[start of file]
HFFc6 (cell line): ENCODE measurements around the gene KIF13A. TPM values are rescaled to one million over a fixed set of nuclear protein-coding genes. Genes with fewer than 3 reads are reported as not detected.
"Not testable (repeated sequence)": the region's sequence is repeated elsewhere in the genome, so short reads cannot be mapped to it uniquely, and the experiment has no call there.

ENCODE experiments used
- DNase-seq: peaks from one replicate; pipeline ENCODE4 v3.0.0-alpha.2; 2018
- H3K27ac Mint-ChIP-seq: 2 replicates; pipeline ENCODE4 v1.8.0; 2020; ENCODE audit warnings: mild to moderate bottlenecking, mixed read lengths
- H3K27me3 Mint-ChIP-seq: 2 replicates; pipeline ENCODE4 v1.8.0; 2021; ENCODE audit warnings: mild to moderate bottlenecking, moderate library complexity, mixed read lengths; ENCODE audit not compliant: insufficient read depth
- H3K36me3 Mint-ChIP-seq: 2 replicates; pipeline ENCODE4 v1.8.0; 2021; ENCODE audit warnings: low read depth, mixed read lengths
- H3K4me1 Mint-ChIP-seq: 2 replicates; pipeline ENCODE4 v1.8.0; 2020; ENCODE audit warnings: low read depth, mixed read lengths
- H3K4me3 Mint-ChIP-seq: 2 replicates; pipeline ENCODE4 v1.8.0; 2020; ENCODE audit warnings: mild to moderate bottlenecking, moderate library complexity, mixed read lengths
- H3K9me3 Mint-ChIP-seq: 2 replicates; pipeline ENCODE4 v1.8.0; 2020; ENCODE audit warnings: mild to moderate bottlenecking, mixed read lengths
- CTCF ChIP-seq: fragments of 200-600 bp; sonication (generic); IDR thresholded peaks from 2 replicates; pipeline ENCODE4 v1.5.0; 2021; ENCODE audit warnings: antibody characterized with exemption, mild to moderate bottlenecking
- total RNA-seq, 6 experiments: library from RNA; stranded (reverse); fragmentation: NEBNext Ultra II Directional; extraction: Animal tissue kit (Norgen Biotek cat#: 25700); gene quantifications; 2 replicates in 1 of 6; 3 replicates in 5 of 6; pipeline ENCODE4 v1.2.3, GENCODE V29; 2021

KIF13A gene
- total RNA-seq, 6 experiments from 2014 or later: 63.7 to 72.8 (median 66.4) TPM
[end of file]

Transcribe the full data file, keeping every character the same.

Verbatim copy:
HFFc6 (cell line): ENCODE measurements around the gene KIF13A. TPM values are rescaled to one million over a fixed set of nuclear protein-coding genes. Genes with fewer than 3 reads are reported as not detected.
"Not testable (repeated sequence)": the region's sequence is repeated elsewhere in the genome, so short reads cannot be mapped to it uniquely, and the experiment has no call there.

ENCODE experiments used
- DNase-seq: peaks from one replicate; pipeline ENCODE4 v3.0.0-alpha.2; 2018
- H3K27ac Mint-ChIP-seq: 2 replicates; pipeline ENCODE4 v1.8.0; 2020; ENCODE audit warnings: mild to moderate bottlenecking, mixed read lengths
- H3K27me3 Mint-ChIP-seq: 2 replicates; pipeline ENCODE4 v1.8.0; 2021; ENCODE audit warnings: mild to moderate bottlenecking, moderate library complexity, mixed read lengths; ENCODE audit not compliant: insufficient read depth
- H3K36me3 Mint-ChIP-seq: 2 replicates; pipeline ENCODE4 v1.8.0; 2021; ENCODE audit warnings: low read depth, mixed read lengths
- H3K4me1 Mint-ChIP-seq: 2 replicates; pipeline ENCODE4 v1.8.0; 2020; ENCODE audit warnings: low read depth, mixed read lengths
- H3K4me3 Mint-ChIP-seq: 2 replicates; pipeline ENCODE4 v1.8.0; 2020; ENCODE audit warnings: mild to moderate bottlenecking, moderate library complexity, mixed read lengths
- H3K9me3 Mint-ChIP-seq: 2 replicates; pipeline ENCODE4 v1.8.0; 2020; ENCODE audit warnings: mild to moderate bottlenecking, mixed read lengths
- CTCF ChIP-seq: fragments of 200-600 bp; sonication (generic); IDR thresholded peaks from 2 replicates; pipeline ENCODE4 v1.5.0; 2021; ENCODE audit warnings: antibody characterized with exemption, mild to moderate bottlenecking
- total RNA-seq, 6 experiments: library from RNA; stranded (reverse); fragmentation: NEBNext Ultra II Directional; extraction: Animal tissue kit (Norgen Biotek cat#: 25700); gene quantifications; 2 replicates in 1 of 6; 3 replicates in 5 of 6; pipeline ENCODE4 v1.2.3, GENCODE V29; 2021

KIF13A gene
- total RNA-seq, 6 experiments from 2014 or later: 63.7 to 72.8 (median 66.4) TPM